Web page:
Literature of Leadership - November Book Review
Range: Why Generalists Triumph in a Specialized World. David Epstein. (2019, Kindle Edition)
In the book Range, author and journalist David Epstein challenges popular theories and beliefs on what it takes to achieve high performance and success. As the title suggests, Epstein argues that within a world that increasingly demands depth of knowledge and hyper-specialization, people who possess diverse experiences and breadth of perspective (i.e., range) should not be under-valued.
Epstein convincingly makes the case that specialists excel in "kind" environments in which the rules are clear and feedback is immediate—such as in professional golfing; whereas more broadly experienced generalists excel in complex, ill-defined "wicked" environments in which out-of-the-box thinking is needed to navigate more volatile and rapidly changing contexts—such as in the practice of medicine. In the words of the author, “When narrow specialization is combined with an unkind domain, the human tendency to rely on experience of familiar patterns can backfire horribly…” (p. 30).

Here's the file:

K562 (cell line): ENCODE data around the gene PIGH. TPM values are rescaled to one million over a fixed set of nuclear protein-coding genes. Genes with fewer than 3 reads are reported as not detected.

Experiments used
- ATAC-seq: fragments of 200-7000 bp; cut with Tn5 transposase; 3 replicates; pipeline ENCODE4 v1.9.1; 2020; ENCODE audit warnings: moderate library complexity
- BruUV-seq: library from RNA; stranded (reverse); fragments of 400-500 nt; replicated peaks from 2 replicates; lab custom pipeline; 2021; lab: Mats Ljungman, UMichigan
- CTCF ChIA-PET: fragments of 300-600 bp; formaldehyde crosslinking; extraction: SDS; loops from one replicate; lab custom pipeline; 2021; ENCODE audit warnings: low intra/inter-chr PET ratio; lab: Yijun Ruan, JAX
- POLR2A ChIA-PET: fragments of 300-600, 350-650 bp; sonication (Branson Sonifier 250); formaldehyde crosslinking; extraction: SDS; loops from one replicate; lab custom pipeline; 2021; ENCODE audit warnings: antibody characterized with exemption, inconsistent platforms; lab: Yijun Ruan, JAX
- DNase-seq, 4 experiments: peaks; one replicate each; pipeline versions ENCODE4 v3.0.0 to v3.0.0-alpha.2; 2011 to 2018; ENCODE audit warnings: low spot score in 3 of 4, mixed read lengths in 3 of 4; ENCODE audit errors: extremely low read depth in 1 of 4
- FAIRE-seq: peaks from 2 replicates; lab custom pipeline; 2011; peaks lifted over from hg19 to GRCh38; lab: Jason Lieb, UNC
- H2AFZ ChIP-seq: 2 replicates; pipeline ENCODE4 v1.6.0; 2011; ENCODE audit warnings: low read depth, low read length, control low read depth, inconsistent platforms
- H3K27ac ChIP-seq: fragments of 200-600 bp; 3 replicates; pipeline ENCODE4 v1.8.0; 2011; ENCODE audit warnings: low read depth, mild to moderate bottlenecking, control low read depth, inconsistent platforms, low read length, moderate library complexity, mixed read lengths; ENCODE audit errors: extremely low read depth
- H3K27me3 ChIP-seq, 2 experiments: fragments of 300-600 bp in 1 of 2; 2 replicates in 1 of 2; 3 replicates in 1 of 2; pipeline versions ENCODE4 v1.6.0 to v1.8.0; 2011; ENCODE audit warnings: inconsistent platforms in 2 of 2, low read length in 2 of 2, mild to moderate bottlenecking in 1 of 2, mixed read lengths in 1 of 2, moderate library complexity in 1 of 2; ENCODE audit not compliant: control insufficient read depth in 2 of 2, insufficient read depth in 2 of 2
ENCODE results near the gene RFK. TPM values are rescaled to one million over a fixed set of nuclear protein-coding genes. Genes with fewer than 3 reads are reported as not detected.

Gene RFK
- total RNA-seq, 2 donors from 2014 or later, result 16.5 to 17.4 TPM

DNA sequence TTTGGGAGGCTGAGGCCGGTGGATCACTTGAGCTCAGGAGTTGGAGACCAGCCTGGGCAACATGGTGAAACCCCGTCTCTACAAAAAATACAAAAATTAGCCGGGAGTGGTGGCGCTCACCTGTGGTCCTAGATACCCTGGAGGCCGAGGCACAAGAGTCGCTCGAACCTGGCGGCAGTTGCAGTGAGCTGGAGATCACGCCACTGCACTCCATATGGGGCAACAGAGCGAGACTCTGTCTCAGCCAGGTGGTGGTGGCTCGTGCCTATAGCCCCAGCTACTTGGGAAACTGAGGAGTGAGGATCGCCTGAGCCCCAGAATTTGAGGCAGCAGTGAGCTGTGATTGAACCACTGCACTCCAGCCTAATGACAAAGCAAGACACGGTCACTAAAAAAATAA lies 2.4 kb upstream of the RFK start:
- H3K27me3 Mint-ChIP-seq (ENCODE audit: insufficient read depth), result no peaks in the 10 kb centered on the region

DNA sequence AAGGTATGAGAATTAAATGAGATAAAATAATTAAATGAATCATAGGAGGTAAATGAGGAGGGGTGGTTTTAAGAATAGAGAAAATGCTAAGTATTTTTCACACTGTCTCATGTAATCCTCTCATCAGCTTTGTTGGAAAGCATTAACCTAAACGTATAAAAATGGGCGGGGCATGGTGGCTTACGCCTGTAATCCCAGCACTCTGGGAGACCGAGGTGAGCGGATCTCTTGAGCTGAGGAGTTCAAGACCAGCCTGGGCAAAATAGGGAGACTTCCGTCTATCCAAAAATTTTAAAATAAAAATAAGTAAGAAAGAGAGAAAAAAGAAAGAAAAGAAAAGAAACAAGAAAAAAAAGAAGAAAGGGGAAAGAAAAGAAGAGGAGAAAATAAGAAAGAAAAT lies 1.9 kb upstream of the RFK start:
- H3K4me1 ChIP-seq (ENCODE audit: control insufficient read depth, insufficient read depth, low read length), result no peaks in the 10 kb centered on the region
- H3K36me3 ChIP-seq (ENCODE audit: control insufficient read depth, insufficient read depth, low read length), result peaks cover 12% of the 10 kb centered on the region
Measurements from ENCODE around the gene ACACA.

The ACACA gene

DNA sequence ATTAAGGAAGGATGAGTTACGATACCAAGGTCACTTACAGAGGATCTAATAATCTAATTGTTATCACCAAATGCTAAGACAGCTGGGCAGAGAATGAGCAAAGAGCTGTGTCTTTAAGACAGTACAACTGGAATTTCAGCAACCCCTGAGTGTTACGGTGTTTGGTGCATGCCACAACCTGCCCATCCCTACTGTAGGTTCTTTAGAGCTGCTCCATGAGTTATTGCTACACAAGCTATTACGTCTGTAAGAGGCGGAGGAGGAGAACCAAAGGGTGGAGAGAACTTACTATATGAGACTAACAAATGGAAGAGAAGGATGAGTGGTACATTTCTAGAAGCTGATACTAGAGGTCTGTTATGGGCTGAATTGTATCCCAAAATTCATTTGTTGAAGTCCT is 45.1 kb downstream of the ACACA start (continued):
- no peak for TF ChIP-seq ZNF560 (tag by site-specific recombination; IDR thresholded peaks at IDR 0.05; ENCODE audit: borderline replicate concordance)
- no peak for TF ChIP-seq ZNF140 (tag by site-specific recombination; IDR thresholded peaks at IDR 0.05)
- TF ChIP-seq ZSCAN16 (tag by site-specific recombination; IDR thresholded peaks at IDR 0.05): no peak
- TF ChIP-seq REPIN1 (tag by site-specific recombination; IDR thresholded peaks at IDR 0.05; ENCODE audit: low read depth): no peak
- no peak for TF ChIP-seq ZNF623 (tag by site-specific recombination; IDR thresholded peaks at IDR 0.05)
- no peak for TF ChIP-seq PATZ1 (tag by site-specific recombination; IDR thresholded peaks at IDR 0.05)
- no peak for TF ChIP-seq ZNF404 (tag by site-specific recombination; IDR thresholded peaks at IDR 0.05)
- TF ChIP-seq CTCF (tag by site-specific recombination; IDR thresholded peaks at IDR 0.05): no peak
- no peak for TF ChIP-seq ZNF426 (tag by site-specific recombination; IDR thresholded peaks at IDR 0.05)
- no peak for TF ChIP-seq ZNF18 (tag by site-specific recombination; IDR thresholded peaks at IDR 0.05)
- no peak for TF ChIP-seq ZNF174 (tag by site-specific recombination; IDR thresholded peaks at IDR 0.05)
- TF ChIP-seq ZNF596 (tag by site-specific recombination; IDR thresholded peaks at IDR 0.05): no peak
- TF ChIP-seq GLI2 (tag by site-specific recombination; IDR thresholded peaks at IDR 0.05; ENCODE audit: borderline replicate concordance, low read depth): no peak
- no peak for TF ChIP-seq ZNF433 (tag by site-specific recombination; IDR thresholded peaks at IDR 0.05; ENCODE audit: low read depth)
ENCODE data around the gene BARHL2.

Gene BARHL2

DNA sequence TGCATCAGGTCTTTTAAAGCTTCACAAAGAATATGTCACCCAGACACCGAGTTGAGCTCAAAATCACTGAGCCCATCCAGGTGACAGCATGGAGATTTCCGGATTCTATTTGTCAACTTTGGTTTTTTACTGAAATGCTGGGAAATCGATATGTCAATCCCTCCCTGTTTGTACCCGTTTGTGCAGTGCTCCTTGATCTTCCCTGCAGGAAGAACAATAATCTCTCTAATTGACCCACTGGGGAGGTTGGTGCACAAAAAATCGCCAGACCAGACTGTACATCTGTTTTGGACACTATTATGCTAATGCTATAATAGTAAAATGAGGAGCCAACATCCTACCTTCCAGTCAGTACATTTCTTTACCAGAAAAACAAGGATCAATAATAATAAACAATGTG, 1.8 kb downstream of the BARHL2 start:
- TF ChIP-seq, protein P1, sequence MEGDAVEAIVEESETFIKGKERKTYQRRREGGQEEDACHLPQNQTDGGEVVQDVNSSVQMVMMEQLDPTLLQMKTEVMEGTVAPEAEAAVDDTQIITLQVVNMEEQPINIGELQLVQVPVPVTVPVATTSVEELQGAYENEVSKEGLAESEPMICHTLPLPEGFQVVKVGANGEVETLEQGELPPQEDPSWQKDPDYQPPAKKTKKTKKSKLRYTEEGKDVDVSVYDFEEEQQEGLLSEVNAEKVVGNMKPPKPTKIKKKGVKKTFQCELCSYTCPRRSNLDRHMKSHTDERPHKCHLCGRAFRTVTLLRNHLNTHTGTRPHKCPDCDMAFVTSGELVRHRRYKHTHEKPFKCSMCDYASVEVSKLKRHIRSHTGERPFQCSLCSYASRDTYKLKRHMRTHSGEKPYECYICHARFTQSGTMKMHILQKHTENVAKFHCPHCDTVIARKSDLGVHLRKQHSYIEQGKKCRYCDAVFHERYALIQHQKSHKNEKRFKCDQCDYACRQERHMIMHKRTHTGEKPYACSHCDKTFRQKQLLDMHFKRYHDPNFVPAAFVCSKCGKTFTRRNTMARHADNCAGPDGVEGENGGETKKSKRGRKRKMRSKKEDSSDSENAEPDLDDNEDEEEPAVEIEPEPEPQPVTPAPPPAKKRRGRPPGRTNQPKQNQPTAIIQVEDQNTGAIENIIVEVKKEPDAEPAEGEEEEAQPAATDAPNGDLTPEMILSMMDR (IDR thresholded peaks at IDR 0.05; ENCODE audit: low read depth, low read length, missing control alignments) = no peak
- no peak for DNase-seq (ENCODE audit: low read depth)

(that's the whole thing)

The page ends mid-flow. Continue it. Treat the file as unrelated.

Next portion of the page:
To support his argument, each of the 12 chapters begins with interesting stories on an aspect of "Range" that is illuminated by the accomplishments of renown generalists from across diverse fields—from sports (Roger Federer, tennis pro), to the arts (Vincent Van Gogh, artist), to science (Johannes Kepler, the father of modern astronomy), to business (Frances Hesselbein, former CEO of the Girl Scouts), among others.
Indeed, the strength of this book is the engaging narration and stories told by the author to elucidate his points, along with the supporting research and interviews that underly the stories. The key takeaway for this reviewer is that in today’s complex world, there is a need to value the contributions of both specialists and generalists. One without the other is insufficient. A thought-provoking read on a controversial topic.
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